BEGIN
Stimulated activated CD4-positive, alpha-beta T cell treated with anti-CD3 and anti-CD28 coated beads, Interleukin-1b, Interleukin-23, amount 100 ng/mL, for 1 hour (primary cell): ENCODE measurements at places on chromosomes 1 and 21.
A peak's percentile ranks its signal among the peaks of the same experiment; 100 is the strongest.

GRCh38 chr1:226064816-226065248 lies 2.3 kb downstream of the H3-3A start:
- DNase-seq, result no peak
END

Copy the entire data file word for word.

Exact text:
Stimulated activated CD4-positive, alpha-beta T cell treated with anti-CD3 and anti-CD28 coated beads, Interleukin-1b, Interleukin-23, amount 100 ng/mL, for 1 hour (primary cell): ENCODE measurements at places on chromosomes 1 and 21.
A peak's percentile ranks its signal among the peaks of the same experiment; 100 is the strongest.

GRCh38 chr1:226064816-226065248 lies 2.3 kb downstream of the H3-3A start:
- DNase-seq, result no peak